Black and Brown punk rock music for the revolution

5 minute read
Living Colour helped paved the way for Black punk in the 70s, and continues to rock today. (Photo via Wikimedia Commons.)
Living Colour helped paved the way for Black punk in the 70s, and continues to rock today. (Photo via Wikimedia Commons.)

I wasn’t exposed to much punk rock when I was young, but it came around the time when I needed it. Punk and alternative rock often populated the soundtrack to my early self-discovery in my teens and early twenties. However, many of the bands I came across at first were fronted by white performers. Combine this with ideas perpetuated around me that said music that wasn’t rap or R&B was white (everything not Black was considered ‘country’ music), and if you listened to them you were less Black. My appreciation for the music was conflicted.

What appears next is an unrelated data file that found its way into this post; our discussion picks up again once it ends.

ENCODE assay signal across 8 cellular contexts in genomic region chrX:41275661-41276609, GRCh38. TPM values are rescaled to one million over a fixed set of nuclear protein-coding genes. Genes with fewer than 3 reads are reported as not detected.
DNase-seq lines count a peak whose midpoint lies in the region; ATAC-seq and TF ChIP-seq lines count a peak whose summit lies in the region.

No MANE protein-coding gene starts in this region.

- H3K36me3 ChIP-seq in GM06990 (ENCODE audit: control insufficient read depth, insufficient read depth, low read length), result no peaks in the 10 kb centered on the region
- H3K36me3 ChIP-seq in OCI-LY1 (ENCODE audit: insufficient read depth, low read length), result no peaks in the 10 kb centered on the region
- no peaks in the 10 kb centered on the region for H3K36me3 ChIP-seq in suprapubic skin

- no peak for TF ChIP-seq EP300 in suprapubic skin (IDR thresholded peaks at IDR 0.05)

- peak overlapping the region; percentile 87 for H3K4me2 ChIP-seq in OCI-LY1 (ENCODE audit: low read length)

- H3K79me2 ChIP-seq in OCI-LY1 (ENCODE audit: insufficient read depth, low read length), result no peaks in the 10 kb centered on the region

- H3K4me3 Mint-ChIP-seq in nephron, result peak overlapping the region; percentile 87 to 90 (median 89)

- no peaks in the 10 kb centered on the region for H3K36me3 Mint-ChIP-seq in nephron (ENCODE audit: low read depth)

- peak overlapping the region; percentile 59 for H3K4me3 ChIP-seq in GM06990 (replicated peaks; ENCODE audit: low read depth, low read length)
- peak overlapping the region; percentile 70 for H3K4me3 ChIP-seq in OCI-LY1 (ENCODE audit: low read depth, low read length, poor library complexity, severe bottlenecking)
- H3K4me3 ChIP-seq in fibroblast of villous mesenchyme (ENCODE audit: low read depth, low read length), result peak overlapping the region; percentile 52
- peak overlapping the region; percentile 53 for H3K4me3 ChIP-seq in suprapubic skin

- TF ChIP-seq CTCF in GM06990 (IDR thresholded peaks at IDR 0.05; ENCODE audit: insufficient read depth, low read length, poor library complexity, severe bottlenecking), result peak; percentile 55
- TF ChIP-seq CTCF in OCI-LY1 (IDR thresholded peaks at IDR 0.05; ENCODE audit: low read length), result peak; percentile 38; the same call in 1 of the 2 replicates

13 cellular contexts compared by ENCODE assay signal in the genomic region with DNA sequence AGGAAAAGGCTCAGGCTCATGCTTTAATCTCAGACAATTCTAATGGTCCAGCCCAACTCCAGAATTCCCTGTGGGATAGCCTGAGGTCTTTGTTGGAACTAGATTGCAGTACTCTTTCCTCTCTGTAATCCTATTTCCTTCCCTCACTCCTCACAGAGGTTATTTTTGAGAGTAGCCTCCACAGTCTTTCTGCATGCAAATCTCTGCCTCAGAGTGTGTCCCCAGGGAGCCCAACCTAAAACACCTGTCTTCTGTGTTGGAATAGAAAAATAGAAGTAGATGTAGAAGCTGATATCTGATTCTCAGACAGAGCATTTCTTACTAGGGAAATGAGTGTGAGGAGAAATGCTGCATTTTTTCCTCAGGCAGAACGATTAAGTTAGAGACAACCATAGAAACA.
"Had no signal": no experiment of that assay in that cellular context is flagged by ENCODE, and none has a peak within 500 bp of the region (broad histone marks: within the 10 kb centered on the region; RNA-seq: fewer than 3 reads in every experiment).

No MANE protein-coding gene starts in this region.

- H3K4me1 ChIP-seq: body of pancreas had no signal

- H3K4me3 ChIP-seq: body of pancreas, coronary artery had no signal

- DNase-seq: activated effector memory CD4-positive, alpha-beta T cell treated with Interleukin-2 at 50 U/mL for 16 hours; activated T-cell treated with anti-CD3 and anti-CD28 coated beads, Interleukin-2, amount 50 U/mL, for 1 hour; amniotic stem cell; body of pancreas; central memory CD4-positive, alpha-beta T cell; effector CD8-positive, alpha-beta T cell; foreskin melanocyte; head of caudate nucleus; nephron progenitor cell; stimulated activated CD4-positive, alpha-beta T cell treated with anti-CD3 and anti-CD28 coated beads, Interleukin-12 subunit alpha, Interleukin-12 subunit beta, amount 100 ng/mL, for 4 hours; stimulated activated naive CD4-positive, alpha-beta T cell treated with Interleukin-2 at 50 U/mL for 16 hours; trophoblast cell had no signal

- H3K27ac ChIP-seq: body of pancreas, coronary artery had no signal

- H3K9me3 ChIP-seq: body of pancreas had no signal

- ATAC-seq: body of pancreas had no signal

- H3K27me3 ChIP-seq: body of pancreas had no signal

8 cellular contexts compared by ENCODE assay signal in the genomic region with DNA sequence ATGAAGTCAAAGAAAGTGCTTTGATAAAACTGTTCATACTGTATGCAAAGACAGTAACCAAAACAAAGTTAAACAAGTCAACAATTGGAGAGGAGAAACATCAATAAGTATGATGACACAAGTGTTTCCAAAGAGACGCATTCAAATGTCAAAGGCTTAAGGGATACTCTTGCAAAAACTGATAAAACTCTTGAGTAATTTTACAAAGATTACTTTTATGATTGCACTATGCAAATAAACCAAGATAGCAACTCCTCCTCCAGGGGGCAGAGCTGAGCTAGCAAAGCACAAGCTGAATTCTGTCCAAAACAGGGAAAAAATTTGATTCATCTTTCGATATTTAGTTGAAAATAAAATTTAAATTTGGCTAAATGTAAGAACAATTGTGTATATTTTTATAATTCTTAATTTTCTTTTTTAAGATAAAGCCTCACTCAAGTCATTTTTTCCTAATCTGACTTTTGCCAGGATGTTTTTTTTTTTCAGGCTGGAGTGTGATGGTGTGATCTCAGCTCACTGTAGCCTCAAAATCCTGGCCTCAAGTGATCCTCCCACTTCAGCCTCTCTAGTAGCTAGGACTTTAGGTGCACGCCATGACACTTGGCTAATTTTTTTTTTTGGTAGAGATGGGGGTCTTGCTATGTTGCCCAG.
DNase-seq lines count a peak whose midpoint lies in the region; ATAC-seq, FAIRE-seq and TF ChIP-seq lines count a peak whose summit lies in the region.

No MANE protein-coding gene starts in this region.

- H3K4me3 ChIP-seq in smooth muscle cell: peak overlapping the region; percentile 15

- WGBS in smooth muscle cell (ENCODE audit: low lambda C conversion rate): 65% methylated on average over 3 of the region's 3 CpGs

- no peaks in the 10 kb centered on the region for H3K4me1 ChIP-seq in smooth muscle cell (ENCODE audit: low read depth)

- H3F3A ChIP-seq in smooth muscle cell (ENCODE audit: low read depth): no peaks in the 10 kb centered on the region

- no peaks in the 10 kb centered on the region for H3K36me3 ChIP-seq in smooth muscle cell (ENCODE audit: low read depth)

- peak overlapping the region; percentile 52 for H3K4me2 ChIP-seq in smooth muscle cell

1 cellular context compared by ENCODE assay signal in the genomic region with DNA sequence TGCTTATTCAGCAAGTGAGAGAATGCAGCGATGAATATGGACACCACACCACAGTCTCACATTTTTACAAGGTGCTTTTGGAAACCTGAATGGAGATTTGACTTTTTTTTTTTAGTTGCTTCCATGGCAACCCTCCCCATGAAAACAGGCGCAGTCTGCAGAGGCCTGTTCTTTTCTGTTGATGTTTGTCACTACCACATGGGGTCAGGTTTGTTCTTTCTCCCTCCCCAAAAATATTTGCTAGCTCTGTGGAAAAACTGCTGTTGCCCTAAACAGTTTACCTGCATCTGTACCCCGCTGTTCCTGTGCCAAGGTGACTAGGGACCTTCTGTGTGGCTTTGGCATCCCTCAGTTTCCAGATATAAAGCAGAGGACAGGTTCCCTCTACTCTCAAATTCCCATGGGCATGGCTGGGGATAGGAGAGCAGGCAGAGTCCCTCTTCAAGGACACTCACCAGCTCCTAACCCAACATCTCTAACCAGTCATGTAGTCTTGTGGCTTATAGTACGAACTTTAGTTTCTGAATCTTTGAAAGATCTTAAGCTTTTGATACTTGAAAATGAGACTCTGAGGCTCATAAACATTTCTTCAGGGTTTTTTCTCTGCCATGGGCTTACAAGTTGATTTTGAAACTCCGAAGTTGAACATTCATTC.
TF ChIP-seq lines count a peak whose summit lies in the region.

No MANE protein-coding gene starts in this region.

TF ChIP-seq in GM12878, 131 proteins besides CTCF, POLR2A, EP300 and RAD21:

As I got older, I realized that so much of punk rock was pioneered largely by Black and Brown artists. And what I was being told by people on all sides was wrong.

Just like so many other things in life, the culture of rock music was co-opted and whitewashed as it became more commercial. In continuing the series I’ve been writing since the beginning of June, I wanted to unpack that this week and take a look at BIPOC in punk and alt-rock, past and present. I’ve curated a handful of bands for you to check out and some a handful of documentaries for you to continue your discovery.

Summertime for me is defined by the punk rock albums that found their way on repeat—and now more than ever, the rebellious nature of the music is giving me life.

Meet Me @ the Altar

An energetic three-piece WOC pop-punk band. They draw experiences from bands like Paramore, The Story So Far, Belmont, and more. They’re relatively new to the scene, originating in 2015 and dropping the EP Bigger Than Me in 2019. One of the bandmates, Ada Juarez, is a New Jersey native. Find them on Bandcamp, YouTube, and Instagram. I’m really digging their track “Garden.

Big Joanie